• Some of the most prominent markets in the world seem dicey at present. America has momentum on its side but it isn’t cheap (19x trailing on the S&P 500), China looks overbought (22x, Shanghai Composite), India expensive (20x, BSE 500), and Russia dead for good reason (5x). The major eurozone markets have some momentum, but are in a currency facing structural weakness.

In such a world, to allocate something to an uncorrelated market with a good story seems eminently sensible: make it Vietnam.


Mekong Man

Thump Thump

Ian Gisbourne of UBS has published a 50-page thumper on Vietnam macro. It reads well. Here are some of the more notable points in it from MM’s viewpoint:


  • Internet penetration in Vietnam is quite high: at 44% as of mid-2014, third highest in Asia after Malaysia (67%) and China (47%). This is quite remarkable for a country towards the tailing end of GDP per capita in the region, and speaks well to Vietnam’s relatively good basic education and proactivity to modern trends.
  • Vietnam is the only market in Asia still about half off its all-time high (which was 2008 in Vietnam’s case). Simple metrics like this are always noteworthy.
  • A reminder that TPP, should it duly happen, will be more beneficial for Vietnam than for any of the other 11 countries. The study cited in the report shows a 14% uplift to GDP eventually emanating from TPP for Vietnam, at least six times bigger a boost in relative-to-GDP terms than for any other signatory.
  • Speculation on the stock market foreign ownership limit is back on the front burner again. Of course disappointment at nothingness has been the result on this for years already, but perhaps this time there really is something in the air. Gisbourne cites the logic of a Thai-style NVDR system (long MM’s favoured route). Other commentators such as SSI are talking about a limit-free environment for shares except in the specific sectors of banking, insurance, telecom, pharma and security. Both of these seem more sensible than the previous suggestion of a 60% limit, which to MM had no policy making rationale.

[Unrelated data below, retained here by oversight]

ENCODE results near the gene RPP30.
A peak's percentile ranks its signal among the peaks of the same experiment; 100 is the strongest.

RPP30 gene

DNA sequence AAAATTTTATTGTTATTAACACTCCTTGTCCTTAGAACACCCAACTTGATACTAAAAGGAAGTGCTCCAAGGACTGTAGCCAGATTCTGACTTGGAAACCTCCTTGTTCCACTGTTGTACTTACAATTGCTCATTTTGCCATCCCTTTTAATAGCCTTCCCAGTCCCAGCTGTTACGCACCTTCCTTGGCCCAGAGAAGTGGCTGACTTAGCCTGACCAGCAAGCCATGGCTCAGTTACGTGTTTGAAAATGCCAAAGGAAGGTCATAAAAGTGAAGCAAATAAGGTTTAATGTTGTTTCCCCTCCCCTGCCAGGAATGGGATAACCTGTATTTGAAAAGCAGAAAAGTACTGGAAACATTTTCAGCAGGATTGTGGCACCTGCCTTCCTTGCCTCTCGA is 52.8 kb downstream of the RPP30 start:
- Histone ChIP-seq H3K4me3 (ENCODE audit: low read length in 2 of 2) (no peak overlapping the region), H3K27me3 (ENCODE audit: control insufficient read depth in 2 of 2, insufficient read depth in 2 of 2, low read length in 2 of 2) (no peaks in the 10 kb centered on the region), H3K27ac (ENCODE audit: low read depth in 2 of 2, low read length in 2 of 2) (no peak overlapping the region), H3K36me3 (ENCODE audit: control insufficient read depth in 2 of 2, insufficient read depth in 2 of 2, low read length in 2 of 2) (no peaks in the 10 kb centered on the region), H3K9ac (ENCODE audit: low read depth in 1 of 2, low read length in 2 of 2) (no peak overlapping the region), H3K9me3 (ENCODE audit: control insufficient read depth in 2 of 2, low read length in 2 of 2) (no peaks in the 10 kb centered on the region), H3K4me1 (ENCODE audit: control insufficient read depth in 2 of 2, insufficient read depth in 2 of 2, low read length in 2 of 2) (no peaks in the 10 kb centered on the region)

• The possibility of an MSCI upgrade from “frontier” to “emerging” is also mentioned. MSCI typically reviews markets each June for a possible move 12 months hence. When this happens (it is only a matter of time), it will have a big positive market impact. The problem is that the criteria are qualitative/subjective, so it is difficult to do anything other than speculate on the timing of this.
  • The report of course alludes to the de rigeur universally acknowledged weak points of the banking sector NPL issue and the slowness of SOE reform. UBS avoids dramatic opinions on these thorns (daggers?). In coming articles MM will attempt to stick his neck out on them.
  • There is a raft of handsome-sounding reforms this year on enterprise law, property ownership, red tape, and bankruptcy law. It is difficult to assess their impact, because of the one-party system and associated implementation doubts. Progress on these is worth watching to assess their true import.
  • The final takeaway from the report is one that is not mentioned in it. Has this ostensibly uncommercial thumper been produced to help UBS’s investment bankers steal the rug out from the more-established-in-Vietnam CSFB to win the next big lucrative Vietnamese capital market deal or deals? Another sovereign bond issue on the way following last November’s 4.8% coupon success; trying to be a player in the not-too-distant Mobifone sale – these two possibilities spring to mind.


Mekong Man